Celebrating Global Excellence: Wicking Dementia Centre Receives ADI Accreditation

The Wicking Dementia Centre celebrates its achievement of gaining ADI Accreditation, becoming Australia's first educational provider to attain this award. This is a significant milestone in global dementia education and marks Wicking's dedication to excellence and its commitment to enhancing care standards worldwide. 

On Wednesday 7 February 2024, ADI convened a virtual ceremony to officially award the Wicking Dementia Centre with accreditation for their and dementia courses. The Wicking Dementia Centre is a renowned in this sector for its educational initiatives in aged and dementia care, with over 500,000 enrolments in their Massive Open Online Courses (MOOC) on dementia and participants joining from over 184 UN-recognised countries. The Wicking Dementia Centre truly stands as a leader in the field of global dementia education, and now has become Australia’s  first educational provider to achieve ADI Accreditation.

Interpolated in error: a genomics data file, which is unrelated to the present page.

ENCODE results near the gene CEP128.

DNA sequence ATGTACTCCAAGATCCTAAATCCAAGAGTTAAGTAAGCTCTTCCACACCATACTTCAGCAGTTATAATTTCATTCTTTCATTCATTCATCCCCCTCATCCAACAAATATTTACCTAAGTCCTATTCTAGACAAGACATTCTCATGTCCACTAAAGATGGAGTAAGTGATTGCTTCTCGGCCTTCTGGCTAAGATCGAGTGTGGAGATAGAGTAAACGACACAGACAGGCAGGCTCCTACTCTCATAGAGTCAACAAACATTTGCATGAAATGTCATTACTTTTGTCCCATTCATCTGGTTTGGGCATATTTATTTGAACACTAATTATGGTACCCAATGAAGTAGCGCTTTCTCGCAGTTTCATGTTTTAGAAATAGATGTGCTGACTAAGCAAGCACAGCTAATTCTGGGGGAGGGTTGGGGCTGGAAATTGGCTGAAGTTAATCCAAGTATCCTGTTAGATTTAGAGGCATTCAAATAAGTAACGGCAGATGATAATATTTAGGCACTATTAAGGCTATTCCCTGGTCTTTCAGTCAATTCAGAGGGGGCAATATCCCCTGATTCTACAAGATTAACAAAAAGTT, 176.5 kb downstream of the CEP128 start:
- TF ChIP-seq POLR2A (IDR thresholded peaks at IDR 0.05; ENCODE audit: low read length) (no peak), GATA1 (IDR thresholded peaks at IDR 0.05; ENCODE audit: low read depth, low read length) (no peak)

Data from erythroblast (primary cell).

During the ceremony Paola Barbarino, CEO of ADI, emphasised the critical importance of the ADI accreditation, highlighting the profound impact it will have on addressing the disparity in dementia care worldwide and the necessity for standards of excellence as well as innovative education providers to bridge this gap:  

“ADI first started this accreditation programme, recognising the huge disparity in care provided to those living with dementia across the world. Too often care for those living with dementia is inadequate and does not address the complex needs of those living with dementia and of their families. It is through this award that we recognise the outstanding commitment and actions of the whole Wicking Dementia Research and Education Centre in ensuring the dignity and quality of life of those living with dementia in their carers. We hope that through your actions, you will continue to demonstrate and educate others on the importance of these values and principles, ensuring that high quality care is delivered to benefit people living with dementia and family caregivers across the world.”